The Old Mass Returns
For the first time in 40 years, the old Latin Mass will be celebrated in the largest Catholic Church in America, the Basilica of the National Shrine of the Immaculate Conception. Time: 1 p.m. tomorrow, Saturday, April 24, commemorating the 5th anniversary of the installation in 2005 of Pope Benedict XVI as Pope
By Robert Moynihan, reporting from America
The old Mass
In a way, I find the use of the term “extraordinary form” to describe the “old Mass” a bit unfortunate.
Because, after all, it was so ordinary, that old Mass — ordinary in the sense that it was celebrated every day, every weekday and every Sunday, for centuries, in the Roman Catholic Church.
Ordinary in that it was the Mass of Newman, and Chesterton, and Pius X, and John XXIII, and of all those millions who came before us.
Why should the celebration of that old Mass, the Tridentine Mass, be considered something unusual, something astonishing, something arousing wonder, as if it were “extraordinary.”
Why not just call it “ordinary?
For really, it is just the old, ordinary Mass, which our fathers and mothers attended — the place and time where they asked forgiveness for their sins, and praised God for His holiness, and encountered Christ in the consecration, and entered into a type of real union with Christ through the mystery of communion.
But today we are astonished that the extraordinary rite of the Mass is celebrated, because it has become so rare.
For 40 years, it has been virtually banned, and only in 2007, with his much-discussed — and much-opposed — motu proprio Summorum Pontificum, did Benedict XVI make clear to the Church that this Mass was truly, in some profound way, ordinary, even if he called it “extraordinary.”
Ordinary, because legitimate.
Not banned, not despised, not condemned. Accepted, embraced, even honored.
And, in fact, he was right: it is extraordinary.
It is extraordinary because it is rooted so deep in our tradition that it goes back even beyond Jesus, to speak to us in the moving, unforgettable poetry of King David of Israel…
Extraordinary because it goes back even beyond Scripture, beyond the New Testament itself, as its prayers derive ultimately from the prayers of the first Christians, who prayed them even before the New Testament canon was set with certainty…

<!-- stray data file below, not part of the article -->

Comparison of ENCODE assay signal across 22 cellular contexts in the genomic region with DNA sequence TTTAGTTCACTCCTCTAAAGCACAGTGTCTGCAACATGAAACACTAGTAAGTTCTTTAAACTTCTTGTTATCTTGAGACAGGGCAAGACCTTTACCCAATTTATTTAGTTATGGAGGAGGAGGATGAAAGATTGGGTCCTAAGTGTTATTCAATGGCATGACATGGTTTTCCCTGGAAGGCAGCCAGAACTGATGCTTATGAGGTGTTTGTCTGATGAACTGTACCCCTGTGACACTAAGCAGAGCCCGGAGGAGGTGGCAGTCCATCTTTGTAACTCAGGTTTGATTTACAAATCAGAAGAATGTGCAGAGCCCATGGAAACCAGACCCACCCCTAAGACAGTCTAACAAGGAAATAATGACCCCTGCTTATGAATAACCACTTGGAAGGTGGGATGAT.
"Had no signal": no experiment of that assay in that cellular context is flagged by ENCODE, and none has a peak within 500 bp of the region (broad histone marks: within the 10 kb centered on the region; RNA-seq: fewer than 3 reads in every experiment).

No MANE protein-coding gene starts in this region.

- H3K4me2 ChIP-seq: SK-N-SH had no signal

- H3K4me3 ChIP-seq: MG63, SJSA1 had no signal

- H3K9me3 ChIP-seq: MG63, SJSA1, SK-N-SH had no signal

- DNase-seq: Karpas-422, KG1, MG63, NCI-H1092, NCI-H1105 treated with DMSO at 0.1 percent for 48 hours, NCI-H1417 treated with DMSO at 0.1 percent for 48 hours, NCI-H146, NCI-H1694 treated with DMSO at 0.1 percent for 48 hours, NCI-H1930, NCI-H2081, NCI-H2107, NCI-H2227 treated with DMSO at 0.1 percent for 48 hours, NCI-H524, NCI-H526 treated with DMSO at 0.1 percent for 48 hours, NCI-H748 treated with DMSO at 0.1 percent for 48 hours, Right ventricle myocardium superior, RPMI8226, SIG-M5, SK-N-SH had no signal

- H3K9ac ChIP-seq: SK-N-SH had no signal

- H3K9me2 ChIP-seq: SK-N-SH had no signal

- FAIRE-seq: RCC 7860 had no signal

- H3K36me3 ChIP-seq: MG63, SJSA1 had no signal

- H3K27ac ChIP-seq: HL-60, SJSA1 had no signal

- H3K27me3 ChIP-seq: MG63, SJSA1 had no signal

Extraordinary because it was the school of sanctity for countless saints, century after century, in every nation of the world…
“Introibo ad altare Dei” — “I will go up to the altar of God” (the first words of the Mass)
Tomorrow, this Mass, ordinary and extraordinary, will return to the largest basilica in America, the Basilica of the Shrine of the Immaculate Conception in Washington, D.C.
It would be a shame if the Basilica were not filled for this Eucharist. If you are in the area of Washington, and can take the time out of your day to attend the Mass, it might be a moment when past and future intersect, when old prayers are heard once again as if new.
It might be, in fact, something extraordinary.
Note: The following article appeared in the April edition of our magazine, which was a special 100-page collector’s edition commemorating the 5th anniversary of the death of Pope John Paul II and the 5th anniversary of the election of Pope Benedict XVI. The issue was praised two days ago in the Osservatore Romano, the Pope’s own newspaper. (We urge anyone who would like to have a copy of this special issue to order one by calling our toll-free number, 1-800-789-9494, or by going to our web site: www.insidethevatican.com)
Triumphant Celebration of the Catholic Faith
By George “Pat” Morse